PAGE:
I was actually kind of excited to hear the Oscar nominations this year, after being pleasantly surprised by the Golden Globes broadcast -- both because it's so fun to watch the stars get drunk before getting onstage, and because I thought some really deserving films and performances were recognized.
But while this year's Oscar noms have some fun surprises -- Robert Downey Jr. for Tropic Thunder? Really? That's a joke right? No, it's not? Really? And did they just nominate Angelina and Brad so they'd show up? -- in the end I found the nominations kind of a let down.
Here's hoping the actual awards show doesn't disappoint me, too.
Perhaps my problem is that I've yet to see a few of the big nominated films. I know. Not like me. I've usually seen everything by the time the nominations are announced, but I've barely been to the movies the last couple of months. I do hope to go see both Benjamin Button and Milk this weekend.
Here are a few nominated films I really think you should see.
Frost/Nixon. Okay, perhaps not the most exciting topic or film ever... But if Richie Cunningham --I mean Ron Howard -- has one major talent as a director, it's in creating tension and suspense in films where the audience goes in knowing the ending. He did it with Apollo 13 and he did it with this one. And the performances in Frost/Nixon are pretty amazing. Although I'd be recognizing Sam Rockwell or even Rebecca Hall (who was also very good in Vicky Cristina Barcelona) as much as I'd recognize Frank Langella.
Slumdog Millionaire. I feel like a broken record here. I think this is at least the third time I've mentioned this film since I saw it back in September... But I was watching a non-local channel on TV the other night and realized that, while it opened in Toronto seven weeks ago, its only just now opening to a wider release. Go see it. Don't let the slum-setting or accents or the occasional subtitles scare you off. This is one of the most exciting, beautiful, fun, romantic, clever films I've seen in a long time. (Need to see it again.)
Revolutionary Road. Another one that's been open in Toronto for weeks, but has only recently opened up across North America. (Sometimes living in Toronto, rocks.) I'm actually slightly on the fence about this one. In the end, I actually think DiCaprio was miscast. I'm not sure I bought him in the role... I keep thinking about all these young actors in Mad Men and how I totally buy them as 1960's males... and then see a photo of the actors in real life, or acting in a modern-set show, and can't believe their transformations and am even more impressed. DiCaprio did not seem "of the times" to me... Maybe he just needed some heavy rimmed glasses. Or maybe it was a problem with the writing and the character being a little muddy. (Was he a frustrated artist or a frustrated laborer, pretending to be deeper to score the actress?) Or maybe he's so out of place and baby-faced in 2009 that he just didn't seem any different in a 1960's setting. Don't know. He was good (I think he's very talented, in general) but something just didn't feel right to me.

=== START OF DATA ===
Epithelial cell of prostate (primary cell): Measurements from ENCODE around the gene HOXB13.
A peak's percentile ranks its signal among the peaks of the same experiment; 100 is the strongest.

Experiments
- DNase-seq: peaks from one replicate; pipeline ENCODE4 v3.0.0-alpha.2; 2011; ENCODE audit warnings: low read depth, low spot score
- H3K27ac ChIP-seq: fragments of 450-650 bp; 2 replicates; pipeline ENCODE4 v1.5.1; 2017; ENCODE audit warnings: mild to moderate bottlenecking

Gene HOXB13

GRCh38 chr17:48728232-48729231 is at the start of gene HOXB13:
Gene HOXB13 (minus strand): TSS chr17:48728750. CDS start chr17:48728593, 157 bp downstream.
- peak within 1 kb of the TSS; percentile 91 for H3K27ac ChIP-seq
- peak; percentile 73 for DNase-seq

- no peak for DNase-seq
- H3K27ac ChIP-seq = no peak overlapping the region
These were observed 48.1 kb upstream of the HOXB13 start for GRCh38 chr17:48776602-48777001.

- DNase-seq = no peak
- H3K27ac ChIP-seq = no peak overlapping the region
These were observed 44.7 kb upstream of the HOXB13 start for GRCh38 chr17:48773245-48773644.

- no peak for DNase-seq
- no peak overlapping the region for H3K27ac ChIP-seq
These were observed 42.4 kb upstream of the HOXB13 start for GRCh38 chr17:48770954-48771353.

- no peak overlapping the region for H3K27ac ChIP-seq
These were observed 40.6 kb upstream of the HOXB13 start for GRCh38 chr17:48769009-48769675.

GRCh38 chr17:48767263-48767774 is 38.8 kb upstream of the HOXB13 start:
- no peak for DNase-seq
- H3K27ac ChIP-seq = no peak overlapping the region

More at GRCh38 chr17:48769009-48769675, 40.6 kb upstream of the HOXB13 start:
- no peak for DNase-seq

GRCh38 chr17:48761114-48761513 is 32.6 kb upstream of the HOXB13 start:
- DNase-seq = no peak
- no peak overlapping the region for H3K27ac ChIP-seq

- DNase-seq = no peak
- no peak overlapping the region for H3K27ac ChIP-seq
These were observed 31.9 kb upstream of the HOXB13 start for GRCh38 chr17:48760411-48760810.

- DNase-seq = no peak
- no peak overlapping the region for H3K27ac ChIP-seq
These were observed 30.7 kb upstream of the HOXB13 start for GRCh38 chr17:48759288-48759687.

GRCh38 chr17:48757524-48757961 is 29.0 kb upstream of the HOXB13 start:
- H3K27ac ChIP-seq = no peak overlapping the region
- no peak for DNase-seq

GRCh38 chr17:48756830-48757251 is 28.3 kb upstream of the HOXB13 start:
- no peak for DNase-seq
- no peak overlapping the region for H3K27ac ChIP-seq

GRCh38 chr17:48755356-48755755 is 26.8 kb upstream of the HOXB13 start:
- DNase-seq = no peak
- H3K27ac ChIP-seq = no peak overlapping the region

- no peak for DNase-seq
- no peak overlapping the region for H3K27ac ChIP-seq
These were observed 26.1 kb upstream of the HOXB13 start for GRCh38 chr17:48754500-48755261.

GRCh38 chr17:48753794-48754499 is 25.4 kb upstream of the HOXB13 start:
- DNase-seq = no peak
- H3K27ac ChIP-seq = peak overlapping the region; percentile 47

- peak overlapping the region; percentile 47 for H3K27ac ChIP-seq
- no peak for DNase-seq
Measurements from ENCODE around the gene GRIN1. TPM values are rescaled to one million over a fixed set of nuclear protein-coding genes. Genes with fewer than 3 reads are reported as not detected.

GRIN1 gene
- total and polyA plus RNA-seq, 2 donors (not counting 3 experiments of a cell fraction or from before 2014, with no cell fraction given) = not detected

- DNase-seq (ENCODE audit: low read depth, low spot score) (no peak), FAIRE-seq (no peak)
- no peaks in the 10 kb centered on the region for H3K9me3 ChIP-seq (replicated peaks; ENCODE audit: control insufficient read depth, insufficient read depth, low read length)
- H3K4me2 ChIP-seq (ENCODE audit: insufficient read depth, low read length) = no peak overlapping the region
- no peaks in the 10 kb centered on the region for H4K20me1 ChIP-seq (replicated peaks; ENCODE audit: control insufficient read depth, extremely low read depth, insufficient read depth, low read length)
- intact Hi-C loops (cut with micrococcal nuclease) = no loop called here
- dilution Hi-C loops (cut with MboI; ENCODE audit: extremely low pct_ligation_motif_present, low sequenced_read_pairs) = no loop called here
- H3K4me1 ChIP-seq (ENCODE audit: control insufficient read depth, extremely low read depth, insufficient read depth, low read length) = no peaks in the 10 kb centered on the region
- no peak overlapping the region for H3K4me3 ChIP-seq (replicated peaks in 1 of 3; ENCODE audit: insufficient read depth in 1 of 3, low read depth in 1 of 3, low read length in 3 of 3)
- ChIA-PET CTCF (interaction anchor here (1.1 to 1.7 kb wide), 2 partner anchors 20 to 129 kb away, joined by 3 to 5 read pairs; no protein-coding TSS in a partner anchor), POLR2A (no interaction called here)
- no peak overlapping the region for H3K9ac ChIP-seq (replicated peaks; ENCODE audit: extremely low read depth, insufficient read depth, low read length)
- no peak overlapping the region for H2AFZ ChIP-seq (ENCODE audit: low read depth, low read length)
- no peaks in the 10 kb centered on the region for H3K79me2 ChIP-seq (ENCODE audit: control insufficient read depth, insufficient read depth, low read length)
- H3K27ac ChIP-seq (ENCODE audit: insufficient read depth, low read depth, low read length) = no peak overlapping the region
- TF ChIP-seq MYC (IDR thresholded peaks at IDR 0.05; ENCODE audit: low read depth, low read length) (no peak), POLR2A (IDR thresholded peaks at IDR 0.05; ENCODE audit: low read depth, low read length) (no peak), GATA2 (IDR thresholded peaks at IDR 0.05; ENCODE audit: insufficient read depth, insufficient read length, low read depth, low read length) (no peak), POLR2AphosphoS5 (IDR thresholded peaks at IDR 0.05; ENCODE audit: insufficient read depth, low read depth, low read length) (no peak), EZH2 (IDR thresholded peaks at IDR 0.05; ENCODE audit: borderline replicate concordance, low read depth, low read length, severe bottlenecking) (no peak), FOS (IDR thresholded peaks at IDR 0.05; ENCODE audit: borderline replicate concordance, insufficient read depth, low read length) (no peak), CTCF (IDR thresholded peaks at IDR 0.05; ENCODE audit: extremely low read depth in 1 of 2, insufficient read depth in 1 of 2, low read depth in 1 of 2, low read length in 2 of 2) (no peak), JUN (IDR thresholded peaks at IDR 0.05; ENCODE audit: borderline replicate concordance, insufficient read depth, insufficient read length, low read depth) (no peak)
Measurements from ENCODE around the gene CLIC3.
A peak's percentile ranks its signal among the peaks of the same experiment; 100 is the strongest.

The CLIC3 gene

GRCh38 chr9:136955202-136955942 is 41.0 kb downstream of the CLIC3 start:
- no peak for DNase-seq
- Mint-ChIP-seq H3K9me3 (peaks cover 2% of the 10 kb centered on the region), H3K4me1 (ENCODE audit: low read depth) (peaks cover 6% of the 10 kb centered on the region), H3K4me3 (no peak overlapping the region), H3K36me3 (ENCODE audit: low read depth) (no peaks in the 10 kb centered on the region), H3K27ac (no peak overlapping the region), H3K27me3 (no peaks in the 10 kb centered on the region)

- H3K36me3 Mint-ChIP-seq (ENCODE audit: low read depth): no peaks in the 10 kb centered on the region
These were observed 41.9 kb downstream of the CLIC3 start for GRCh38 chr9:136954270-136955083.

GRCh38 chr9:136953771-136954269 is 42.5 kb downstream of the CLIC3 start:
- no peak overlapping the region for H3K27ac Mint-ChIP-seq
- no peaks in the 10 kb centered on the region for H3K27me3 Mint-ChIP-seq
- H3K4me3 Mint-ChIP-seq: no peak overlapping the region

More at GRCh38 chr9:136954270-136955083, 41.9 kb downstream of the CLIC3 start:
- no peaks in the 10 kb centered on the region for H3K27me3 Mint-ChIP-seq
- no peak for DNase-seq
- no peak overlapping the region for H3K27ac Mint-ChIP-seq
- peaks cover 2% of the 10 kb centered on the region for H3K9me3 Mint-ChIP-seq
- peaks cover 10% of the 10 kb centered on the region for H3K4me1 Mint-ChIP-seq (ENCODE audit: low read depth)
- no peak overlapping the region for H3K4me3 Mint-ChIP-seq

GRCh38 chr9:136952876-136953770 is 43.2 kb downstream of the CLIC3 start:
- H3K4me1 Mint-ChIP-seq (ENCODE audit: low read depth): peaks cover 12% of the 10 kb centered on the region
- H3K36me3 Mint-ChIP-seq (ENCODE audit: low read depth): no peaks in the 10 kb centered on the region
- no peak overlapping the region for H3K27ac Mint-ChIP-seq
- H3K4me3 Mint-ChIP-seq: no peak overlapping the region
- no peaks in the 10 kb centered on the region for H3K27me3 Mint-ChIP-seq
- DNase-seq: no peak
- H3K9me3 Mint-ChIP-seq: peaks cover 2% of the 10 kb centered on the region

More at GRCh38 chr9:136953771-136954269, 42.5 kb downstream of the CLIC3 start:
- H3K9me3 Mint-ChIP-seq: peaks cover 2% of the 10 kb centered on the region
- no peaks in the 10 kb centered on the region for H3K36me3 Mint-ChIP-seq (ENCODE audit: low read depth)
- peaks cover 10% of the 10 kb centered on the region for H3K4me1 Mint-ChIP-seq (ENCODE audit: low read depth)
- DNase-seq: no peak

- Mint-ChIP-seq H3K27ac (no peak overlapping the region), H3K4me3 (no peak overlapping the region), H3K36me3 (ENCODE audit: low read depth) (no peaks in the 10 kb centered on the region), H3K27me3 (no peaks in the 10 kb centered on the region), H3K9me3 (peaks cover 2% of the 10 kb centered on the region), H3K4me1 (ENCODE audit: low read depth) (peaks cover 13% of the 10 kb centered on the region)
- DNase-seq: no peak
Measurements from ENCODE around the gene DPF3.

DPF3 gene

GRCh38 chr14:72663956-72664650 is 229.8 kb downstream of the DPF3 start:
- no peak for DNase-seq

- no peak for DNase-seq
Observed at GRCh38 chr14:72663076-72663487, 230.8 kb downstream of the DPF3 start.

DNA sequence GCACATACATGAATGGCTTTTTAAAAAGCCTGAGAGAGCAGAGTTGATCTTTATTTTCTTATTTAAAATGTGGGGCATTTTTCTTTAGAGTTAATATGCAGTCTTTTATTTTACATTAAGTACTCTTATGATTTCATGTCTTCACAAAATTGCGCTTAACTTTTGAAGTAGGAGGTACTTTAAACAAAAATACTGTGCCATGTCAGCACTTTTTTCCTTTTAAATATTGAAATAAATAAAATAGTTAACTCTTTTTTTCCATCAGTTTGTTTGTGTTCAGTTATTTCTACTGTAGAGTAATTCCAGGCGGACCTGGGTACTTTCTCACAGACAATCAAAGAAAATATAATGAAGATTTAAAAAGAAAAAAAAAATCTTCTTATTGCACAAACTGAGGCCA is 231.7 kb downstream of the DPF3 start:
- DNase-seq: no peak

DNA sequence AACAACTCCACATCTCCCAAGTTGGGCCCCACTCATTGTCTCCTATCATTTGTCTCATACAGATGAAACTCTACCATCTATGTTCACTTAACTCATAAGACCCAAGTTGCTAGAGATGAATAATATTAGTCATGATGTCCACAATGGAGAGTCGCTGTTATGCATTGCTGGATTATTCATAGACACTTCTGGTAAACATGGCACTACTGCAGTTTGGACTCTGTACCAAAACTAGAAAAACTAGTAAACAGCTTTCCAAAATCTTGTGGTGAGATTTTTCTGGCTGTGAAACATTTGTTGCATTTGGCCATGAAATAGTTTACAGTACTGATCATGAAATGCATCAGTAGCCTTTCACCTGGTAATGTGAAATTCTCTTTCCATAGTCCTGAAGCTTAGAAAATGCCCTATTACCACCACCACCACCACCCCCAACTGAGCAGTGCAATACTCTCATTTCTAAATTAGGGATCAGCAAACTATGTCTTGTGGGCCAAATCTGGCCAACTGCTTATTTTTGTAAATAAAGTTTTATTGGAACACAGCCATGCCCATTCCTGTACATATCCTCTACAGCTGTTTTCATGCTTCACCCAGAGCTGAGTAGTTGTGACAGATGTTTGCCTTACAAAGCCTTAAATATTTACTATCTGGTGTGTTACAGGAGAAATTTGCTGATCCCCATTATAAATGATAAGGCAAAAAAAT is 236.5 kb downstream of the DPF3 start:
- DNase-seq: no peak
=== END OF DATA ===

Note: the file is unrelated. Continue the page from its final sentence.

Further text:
The ending of this film will tear your heart out, but it's a slow (albeit interesting) ride to get to that end, and I was left wondering for most of it... Is this just a bunch of character sketches or a story? (But it does wrap itself into a story by the end.)
The Wrestler. Again. I think I've talked about this enough already. Just go see the fraking thing.
Rachel Getting Married. Loved this movie. It's one I'd like to see again, too, because it seems to break all the rules of good storytelling, but I expect on closer inspection, I might find that it doesn't. That's the thing with great storytelling... you get so wrapped up in the book or film that you forget to think about things like structure or technique. There are quite a few scenes in this film that seem to be just conversations between characters that, sure, are filled with tension--this is a family with issues--but don't really seem to be going anywhere -- and then they do. (I'm thinking in particular of the dishwasher loading competition.) And it's great to see a film where the protagonist is a very unsympathetic character (Anne Hathaway who plays Kym) and where the backstory is revealed at just the right times (after we're really curious and either when we're starting to hate Kym and need something to make us feel sorry for her -- or alternately, when we're starting to sympathize with her too much and we need something to be appalled by -- to understand why her family treats her the way that they do). Also, the supporting performances in this film are amazing. I predict a big future for Rosemarie DeWitt (who plays Rachel) and was also the wonderful Midge in Mad Men. My personal favourite character from the first season of that show.
Films I still really want to see.
The Visitor. Can't believe I missed this one. It was at the 2007 TIFF and then playing at the Cumberland for most of the summer of 2008 and I got complacent thinking "I'll see it next week" week after week, and then it was gone. I hope I can rent it soon... I've heard such good things.
The Curious Case of Benjamin Button (although I must admit that all the hoopla and nominations have made me want to see it less, for some reason)
Films I'm not that sure I really want to see.
The Reader -- I loved this book when I read it... But I feel zero desire to see it on the big screen. I think it's one of those stories that once you know the "big reveals"... you really don't want to experience it again. If someone's seen it, and thinks I should go.. Please let me know.
Films I think are getting more award noms than they deserve
Benjamin Button (How I come to this conclusion having not yet seen it, I do not know. ;-)
Doubt. I did see this one. And it's good. But is it THAT good? Not for me. (Although I did like it...)